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BV Releases Modern Rules for Wind Propulsion Systems

classificiation rules updated for wind proplussion
Design concept for wind propulsion shipping (courtesy of AYRO)

By The Maritime Executive 03-15-2021 05:04:48

Reflecting the growing interest in wind propulsion systems, classification society Bureau Veritas developed a new-generation of classification rules for these systems. These rules are designed to modernize the process for planning and maintenance pertaining to sail power to reflect advancements in the technology and to help support and drive the development of zero-carbon propulsion options for modern ships. They are also part of an effort by Bureau Veritas to address the challenges of sustainability and the energy transition.

The new Bureau Veritas rule notation for WIND PROPULSION SYSTEMS (WPS) – NR 206, builds on pre-existing BV rules released in 1987. Now two new notations have been issued to provide the classification requirements for modern wind-powered ships: WPS 1 for standing rigging and WPS 2 for standing and running rigging. Both provide load cases and coefficients for all types of wind propulsion technologies including free standing rigs, wing sails, kite sails, and wind turbines.

“This is an incredibly exciting time for the industry as we revive an ancient, powerful, and endlessly renewable source of energy - but with all the benefits of modern technology and materials,” said Laurent Leblanc, Senior Vice President Technical & Operations at Bureau Veritas. “We know that the power of the wind, even if it is not always available, can make a significant contribution to GHG free ship propulsion and ship design. Wind propulsion systems can play a significant auxiliary role in providing substantial propulsive energy and, in some cases, wind could be used for main propulsion requirements. Bureau Veritas is currently involved in a wide range of wind propulsion projects and all stakeholders are increasing their understanding as we make progress.”

According to BV, the new rules provide the key classification framework for wind-assisted propulsion. At the design review stage, they note that safety and interactions with other systems onboard must be addressed. For in-service life, the rules address survey regime and maintenance requirements.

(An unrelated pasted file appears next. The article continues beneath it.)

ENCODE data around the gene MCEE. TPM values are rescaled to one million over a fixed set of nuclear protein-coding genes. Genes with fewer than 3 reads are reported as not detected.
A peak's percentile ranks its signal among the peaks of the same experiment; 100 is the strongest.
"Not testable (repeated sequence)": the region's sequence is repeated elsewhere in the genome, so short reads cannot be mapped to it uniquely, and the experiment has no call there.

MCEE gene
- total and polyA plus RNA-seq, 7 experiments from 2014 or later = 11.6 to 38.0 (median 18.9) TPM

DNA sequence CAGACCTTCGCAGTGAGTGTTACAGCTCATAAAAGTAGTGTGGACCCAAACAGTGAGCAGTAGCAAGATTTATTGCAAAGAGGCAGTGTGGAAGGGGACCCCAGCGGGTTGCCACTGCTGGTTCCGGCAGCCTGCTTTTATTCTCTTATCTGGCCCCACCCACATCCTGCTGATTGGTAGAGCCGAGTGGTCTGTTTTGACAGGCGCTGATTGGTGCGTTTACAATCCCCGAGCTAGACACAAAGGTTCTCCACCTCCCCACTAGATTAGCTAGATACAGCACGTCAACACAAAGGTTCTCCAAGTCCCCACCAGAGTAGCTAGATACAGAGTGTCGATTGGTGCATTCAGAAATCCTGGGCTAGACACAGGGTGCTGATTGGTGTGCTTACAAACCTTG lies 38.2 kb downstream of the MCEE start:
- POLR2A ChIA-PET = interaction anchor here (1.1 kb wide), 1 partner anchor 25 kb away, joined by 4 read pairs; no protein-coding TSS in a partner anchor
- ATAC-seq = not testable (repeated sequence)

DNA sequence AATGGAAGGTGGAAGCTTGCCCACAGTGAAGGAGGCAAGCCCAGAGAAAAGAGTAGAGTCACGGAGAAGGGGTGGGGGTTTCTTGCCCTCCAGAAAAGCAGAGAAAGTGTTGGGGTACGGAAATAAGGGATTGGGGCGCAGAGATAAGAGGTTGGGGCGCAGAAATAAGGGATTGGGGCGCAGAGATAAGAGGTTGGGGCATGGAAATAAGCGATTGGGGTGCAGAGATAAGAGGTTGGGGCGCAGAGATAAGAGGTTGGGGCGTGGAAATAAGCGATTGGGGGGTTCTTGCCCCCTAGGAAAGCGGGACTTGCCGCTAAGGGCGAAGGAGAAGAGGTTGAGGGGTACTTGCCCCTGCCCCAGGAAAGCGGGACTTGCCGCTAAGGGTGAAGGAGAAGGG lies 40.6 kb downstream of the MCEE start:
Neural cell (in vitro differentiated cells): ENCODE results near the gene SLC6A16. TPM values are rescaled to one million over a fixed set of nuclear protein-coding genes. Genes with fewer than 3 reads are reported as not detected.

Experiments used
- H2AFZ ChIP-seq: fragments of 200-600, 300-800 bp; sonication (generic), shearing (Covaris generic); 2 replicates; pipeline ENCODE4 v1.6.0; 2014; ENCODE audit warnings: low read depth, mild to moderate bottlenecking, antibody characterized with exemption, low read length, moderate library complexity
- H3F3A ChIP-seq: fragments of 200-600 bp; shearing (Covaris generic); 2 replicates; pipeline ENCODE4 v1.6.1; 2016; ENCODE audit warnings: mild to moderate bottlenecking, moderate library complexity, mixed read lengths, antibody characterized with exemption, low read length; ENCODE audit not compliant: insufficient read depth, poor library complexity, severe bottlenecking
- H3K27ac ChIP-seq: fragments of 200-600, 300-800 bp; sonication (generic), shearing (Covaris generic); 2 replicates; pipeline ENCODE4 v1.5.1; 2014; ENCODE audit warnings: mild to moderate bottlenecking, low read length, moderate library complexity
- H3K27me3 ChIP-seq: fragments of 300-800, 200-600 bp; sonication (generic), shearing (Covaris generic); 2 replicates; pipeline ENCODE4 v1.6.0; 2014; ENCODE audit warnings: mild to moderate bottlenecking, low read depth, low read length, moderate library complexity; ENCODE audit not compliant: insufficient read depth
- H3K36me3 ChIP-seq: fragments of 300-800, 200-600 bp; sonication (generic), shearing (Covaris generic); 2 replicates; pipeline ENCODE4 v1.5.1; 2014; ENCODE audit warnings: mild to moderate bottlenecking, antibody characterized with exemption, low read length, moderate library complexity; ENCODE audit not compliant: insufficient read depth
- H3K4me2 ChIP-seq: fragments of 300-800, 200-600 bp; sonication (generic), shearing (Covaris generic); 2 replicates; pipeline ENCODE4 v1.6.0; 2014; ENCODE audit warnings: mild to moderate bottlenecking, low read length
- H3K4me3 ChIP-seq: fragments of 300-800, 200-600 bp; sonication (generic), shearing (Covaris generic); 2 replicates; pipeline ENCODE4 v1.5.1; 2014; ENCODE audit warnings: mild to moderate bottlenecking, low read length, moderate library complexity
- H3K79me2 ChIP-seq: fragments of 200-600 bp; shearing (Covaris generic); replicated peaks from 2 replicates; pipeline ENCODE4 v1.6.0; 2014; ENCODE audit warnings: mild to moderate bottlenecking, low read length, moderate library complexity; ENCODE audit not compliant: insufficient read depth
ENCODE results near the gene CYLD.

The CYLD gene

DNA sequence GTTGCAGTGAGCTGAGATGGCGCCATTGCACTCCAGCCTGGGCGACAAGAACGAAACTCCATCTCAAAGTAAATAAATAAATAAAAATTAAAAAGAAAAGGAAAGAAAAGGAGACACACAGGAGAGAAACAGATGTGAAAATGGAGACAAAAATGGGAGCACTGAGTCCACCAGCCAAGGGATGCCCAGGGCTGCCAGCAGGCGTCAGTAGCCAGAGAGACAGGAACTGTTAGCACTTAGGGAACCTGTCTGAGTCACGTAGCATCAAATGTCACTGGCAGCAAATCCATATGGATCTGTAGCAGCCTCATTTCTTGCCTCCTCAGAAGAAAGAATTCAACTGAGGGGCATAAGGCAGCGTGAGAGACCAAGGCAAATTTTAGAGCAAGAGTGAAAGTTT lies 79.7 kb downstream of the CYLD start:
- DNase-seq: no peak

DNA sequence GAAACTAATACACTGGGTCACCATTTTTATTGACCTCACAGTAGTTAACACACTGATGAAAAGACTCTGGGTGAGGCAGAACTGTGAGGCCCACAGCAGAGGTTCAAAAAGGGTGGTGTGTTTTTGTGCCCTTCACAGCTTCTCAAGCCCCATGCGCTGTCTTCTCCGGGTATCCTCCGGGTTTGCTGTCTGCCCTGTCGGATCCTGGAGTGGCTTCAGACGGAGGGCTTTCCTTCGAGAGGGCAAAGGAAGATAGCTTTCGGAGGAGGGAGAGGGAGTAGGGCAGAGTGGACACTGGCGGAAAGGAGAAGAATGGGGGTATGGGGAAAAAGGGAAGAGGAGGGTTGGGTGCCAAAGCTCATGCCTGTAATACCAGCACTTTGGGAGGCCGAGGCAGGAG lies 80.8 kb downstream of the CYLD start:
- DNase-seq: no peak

General requirements that must be addressed include:   

  • Risk analysis / hazard identification (HAZID) studies
  • Definition of load cases and critical situations
  • Definition of automation and release system
  • Definition of wind propulsion system impacts on ship safety
  • Ship strength; influence on hull girder strength, addressing bending moments and shear forces
  • local strength in way of connections between wind propulsion systems and the ship including the mast footings, boom, deck, standing rigging attachments to the ship, and maneuvering systems

The rules also require an operational manual including limitations of operation of wind propulsion systems in accordance with its design, such as wind speed limitations.

“We are pleased to see Bureau Veritas’s continuous involvement and support in innovation and in the decarbonization of shipping with the release of these new rules. These technical guidelines will help us in the development of our Oceanwings and their application onboard cargo vessels,” said Ludovic
Gérard, CEO of AYRO.

BV has also been collaborating with Chantiers de l ‘Atlantique on the yard’s concept for solid sails made of rigid panels and using Aeoldrive balestron rigging.

In 2021, BV also plans to release new rules that will address methanol, ammonia, and hydrogen as marine fuels, including fuel cell applications.